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      Frequently Asked Questions About Celiac Disease   09/30/2015

      This Celiac.com FAQ on celiac disease will guide you to all of the basic information you will need to know about the disease, its diagnosis, testing methods, a gluten-free diet, etc.   Subscribe to FREE Celiac.com email alerts What are the major symptoms of celiac disease? Celiac Disease Symptoms What testing is available for celiac disease? - list blood tests, endo with biopsy, genetic test and enterolab (not diagnostic) Celiac Disease Screening Interpretation of Celiac Disease Blood Test Results Can I be tested even though I am eating gluten free? How long must gluten be taken for the serological tests to be meaningful? The Gluten-Free Diet 101 - A Beginner's Guide to Going Gluten-Free Is celiac inherited? Should my children be tested? Ten Facts About Celiac Disease Genetic Testing Is there a link between celiac and other autoimmune diseases? Celiac Disease Research: Associated Diseases and Disorders Is there a list of gluten foods to avoid? Unsafe Gluten-Free Food List (Unsafe Ingredients) Is there a list of gluten free foods? Safe Gluten-Free Food List (Safe Ingredients) Gluten-Free Alcoholic Beverages Distilled Spirits (Grain Alcohols) and Vinegar: Are they Gluten-Free? Where does gluten hide? Additional Things to Beware of to Maintain a 100% Gluten-Free Diet Free recipes: Gluten-Free Recipes Where can I buy gluten-free stuff? Support this site by shopping at The Celiac.com Store.

Dr. Arthur F. Coca Diy Pulse Testing For Allergies
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2 posts in this topic

Hello all!

Has anyone heard about Dr. Arthur F. Coca's Pulse test? Basically you record your pulse 30 minutes after eating and if it jumps more than 15 bbm over your baseline, you are having a reaction to what you ate. This may be helpful for people struggling to find foods that are bad news.

This is the Pulse Test from Dr. Arthur F. Coca 1956

http://www.soilandhe...020108.coca.pdf

" The Pulse-Dietary Technique

The technice of the new method of diagnosis is fairly simple,

and it can usually be applied without interruption of your daily

occupation.

If you have a proper interest in the experiment you should

begin by carefully recording your usual diet for a period of five

to seven days, and your (one minute) pulse counts in that period

as follows:

before rising

before retiring

just before each meal and

three times, at 30 minute intervals after each meal (fourteen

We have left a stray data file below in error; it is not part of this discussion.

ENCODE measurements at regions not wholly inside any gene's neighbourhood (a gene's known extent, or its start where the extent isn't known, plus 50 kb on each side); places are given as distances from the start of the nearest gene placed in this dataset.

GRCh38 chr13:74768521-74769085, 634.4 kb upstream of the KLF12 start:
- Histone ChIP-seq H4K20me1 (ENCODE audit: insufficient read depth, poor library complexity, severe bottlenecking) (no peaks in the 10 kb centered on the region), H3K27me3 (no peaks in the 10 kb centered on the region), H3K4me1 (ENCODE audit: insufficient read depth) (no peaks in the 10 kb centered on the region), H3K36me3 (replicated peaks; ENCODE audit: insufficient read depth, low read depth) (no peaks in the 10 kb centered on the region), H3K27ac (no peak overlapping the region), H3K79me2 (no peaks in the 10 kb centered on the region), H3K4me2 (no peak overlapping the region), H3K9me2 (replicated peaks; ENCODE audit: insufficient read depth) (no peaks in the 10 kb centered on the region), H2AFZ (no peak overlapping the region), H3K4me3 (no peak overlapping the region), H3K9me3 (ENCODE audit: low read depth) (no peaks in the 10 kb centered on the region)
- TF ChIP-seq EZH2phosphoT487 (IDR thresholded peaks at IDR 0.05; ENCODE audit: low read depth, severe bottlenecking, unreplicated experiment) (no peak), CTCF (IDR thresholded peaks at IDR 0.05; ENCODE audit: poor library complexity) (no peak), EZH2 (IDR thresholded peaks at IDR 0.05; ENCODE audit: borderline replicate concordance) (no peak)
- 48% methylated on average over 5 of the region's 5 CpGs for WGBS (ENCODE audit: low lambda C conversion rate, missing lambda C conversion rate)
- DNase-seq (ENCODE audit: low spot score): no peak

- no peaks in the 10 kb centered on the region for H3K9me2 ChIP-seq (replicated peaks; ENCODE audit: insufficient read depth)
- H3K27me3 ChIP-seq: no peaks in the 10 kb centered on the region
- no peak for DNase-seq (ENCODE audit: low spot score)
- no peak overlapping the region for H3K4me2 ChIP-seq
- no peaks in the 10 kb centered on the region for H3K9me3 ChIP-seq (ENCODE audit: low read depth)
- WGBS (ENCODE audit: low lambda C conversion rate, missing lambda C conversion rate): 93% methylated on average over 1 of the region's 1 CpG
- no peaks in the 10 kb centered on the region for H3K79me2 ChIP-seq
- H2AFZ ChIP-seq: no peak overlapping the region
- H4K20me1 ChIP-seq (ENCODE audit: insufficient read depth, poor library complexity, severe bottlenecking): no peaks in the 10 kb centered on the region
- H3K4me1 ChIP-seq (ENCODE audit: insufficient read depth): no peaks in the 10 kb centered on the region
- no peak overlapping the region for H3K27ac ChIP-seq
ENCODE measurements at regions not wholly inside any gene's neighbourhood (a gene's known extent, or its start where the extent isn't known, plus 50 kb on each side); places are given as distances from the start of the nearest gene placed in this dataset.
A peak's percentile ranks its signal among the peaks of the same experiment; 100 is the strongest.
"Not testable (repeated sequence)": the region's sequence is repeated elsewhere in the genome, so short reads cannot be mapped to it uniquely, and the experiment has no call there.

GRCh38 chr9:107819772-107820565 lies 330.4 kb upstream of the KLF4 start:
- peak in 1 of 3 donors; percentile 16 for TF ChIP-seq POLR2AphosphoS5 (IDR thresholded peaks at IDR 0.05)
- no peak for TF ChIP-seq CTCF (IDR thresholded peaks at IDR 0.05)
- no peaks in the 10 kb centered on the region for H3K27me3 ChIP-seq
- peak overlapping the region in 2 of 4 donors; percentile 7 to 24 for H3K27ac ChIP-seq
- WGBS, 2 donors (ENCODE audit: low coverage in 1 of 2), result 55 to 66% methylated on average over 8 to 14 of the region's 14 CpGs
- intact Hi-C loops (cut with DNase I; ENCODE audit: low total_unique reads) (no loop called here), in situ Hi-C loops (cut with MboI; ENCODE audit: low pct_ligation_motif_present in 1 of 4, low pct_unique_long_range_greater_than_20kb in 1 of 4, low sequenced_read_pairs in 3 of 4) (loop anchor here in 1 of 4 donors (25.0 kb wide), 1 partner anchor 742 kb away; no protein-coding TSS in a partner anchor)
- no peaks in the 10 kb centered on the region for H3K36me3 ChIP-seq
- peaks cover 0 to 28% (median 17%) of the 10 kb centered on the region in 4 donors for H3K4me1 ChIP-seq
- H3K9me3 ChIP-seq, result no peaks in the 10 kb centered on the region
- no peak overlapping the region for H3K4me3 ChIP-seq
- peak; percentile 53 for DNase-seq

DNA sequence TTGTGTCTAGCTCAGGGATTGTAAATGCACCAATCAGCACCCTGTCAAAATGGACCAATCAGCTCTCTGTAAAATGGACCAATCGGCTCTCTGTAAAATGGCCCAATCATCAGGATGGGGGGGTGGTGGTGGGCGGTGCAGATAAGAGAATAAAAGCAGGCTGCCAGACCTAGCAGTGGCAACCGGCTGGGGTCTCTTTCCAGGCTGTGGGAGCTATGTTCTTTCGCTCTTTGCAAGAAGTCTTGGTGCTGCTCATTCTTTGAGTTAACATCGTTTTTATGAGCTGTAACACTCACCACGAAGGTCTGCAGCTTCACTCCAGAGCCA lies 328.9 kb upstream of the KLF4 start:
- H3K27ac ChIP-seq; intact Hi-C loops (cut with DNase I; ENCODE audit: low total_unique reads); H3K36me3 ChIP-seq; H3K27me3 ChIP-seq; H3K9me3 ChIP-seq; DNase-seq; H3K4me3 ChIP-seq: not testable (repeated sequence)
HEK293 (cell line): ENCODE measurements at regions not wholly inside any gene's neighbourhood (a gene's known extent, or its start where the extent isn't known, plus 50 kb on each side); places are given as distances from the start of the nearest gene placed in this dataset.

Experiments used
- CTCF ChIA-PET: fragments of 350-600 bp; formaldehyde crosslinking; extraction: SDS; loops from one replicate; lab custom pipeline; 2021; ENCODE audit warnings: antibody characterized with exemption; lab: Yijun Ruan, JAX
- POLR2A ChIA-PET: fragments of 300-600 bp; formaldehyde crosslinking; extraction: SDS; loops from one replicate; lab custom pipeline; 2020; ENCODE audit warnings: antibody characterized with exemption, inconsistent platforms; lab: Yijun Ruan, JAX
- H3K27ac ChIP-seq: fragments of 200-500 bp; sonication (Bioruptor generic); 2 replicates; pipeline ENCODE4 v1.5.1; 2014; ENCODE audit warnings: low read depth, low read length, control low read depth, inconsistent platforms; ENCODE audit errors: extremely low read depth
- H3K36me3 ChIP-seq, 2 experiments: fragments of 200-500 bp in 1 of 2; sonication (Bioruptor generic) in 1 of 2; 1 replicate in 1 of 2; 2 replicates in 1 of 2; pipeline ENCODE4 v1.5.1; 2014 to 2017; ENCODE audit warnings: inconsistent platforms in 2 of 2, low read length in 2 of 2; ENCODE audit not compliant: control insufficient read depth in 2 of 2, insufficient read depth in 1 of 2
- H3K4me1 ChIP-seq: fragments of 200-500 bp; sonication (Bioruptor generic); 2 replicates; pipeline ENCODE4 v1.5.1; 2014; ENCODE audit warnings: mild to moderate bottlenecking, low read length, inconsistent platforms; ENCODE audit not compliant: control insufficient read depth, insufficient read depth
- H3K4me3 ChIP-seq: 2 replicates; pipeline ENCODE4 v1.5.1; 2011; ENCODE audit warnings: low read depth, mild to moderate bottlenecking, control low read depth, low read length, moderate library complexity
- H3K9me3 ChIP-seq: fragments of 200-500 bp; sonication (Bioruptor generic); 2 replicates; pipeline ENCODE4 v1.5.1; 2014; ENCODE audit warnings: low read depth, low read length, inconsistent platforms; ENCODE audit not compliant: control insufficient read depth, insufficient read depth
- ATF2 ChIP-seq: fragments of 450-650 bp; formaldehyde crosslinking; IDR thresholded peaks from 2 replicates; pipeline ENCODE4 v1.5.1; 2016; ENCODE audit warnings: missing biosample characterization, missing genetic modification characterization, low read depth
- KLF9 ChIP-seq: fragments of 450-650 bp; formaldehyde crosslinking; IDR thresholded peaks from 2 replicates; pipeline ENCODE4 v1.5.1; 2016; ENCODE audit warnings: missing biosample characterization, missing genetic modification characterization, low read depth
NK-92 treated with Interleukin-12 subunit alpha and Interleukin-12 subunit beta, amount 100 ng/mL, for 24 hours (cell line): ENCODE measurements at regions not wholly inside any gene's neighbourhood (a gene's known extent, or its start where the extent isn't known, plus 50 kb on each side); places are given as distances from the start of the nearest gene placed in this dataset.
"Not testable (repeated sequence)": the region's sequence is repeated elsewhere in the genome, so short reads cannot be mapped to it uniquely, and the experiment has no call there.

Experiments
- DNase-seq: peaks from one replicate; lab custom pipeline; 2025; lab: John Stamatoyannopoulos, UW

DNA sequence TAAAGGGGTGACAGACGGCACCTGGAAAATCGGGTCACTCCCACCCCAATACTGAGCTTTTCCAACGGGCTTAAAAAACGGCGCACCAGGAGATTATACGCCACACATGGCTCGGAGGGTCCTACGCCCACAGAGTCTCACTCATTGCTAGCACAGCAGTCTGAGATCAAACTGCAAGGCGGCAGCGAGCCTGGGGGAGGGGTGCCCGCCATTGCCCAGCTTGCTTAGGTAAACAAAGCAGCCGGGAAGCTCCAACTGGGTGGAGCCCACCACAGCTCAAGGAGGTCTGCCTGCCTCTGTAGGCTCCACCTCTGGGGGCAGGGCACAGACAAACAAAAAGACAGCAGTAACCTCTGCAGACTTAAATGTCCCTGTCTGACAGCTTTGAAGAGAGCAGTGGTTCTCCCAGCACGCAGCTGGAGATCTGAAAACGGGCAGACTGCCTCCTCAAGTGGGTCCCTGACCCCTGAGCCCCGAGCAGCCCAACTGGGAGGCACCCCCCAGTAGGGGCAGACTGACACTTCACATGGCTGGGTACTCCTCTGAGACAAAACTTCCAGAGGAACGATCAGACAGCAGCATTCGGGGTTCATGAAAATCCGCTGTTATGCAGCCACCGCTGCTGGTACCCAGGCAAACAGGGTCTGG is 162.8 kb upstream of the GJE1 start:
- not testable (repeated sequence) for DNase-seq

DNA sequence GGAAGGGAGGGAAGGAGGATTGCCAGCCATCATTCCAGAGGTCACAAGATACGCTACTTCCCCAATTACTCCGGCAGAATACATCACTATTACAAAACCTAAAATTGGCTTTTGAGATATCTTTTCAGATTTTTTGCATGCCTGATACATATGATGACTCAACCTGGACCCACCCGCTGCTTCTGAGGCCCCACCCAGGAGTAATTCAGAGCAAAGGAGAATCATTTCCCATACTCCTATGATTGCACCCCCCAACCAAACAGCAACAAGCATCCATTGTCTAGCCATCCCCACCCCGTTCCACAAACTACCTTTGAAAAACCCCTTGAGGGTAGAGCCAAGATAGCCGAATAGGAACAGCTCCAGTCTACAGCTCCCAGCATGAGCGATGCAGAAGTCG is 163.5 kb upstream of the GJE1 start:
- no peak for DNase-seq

counts each day).

The "before rising" count is taken in the recumbent position.

For all the other counts the posture should be consistent; that is,

always sitting or always standing.

Interpretation

1) If the highest count is the same each day, and if it is not

over 84, you are most likely not allergic, and the range of your

pulse from the lowest count (usually before rising) to the highest

will be not more than 16 beats--probably much less. In this case

the record should be continued for two weeks, in which all usual

and unusual foods should be included in your diet.

2) A count greater than 84, points to "food-allergy."

3) If the maximal count varies more than two beats from day

to day; for example, Monday 72, Tuesday 78, Wednesday 76,

Thursday 71, you are certainly allergic, provided there is no

infection.

4) If you are allergic to only a few foods, and if by chance

none of these was eaten with two or more successive meals the

counts after those meals may be found to remain within a range

(from the lowest count) that can be considered normal, say 8 to

14 beats.

For example, if the lowest "before rising" counts are 60 to 62,

and if on several days the high counts are 80 to 90 but on one day

the count does not exceed 74, it is most likely that no food allergens

were eaten on that day in other words, you are not allergic to any

food that you ate. In this case you restrict your diet for another day

to that list, and thereafter add one new food each day until one of them

causes the pulse to beat faster, and is thus recognized as one of your

allergens--to be avoided thereafter; and so on. This is an easy case to solve.

5) Another unusual outcome occurs in those who are allergic

to no food whatever but only to tobacco. On the days when a

smoker does not smoke, his pulse may stay within a normal

range and the allergic symptoms vanish.

More frequently the "food-allergens" are common foods that

are eaten at every meal. These keep the pulse above normal or

make it erratic. In such case it is necessary to test the different

foods singly. To do this you eat the single foods in small quantity

at about one hour intervals. "

I don't recommend anyone eats something they know is bad to do this test !

I just found this information today because I had some ranch dressing today and had a pretty bad reaction (D and runny nose) two to three hours later. So I checked my Blood pressure.

I didn't check my blood pressure until four hours after and got 120/84 96 (SYS/DIA pulse). Only my pulse seemed high but I have always only paid attention to my sys/dia numbers. So about an hour and fifteen minutes later yet I'm starting to feel better, no gluten symtoms :) and I check it again and got 112/80 109. Fourty minutes later I have 117/89 118.

From http://www.mayoclini...rt-rate/AN01906

"A normal resting heart rate for adults ranges from 60 to 100 beats a minute"

Anyone have more info on average pulse rates? I have been sitting here relaxing in my chair since my first bp reading.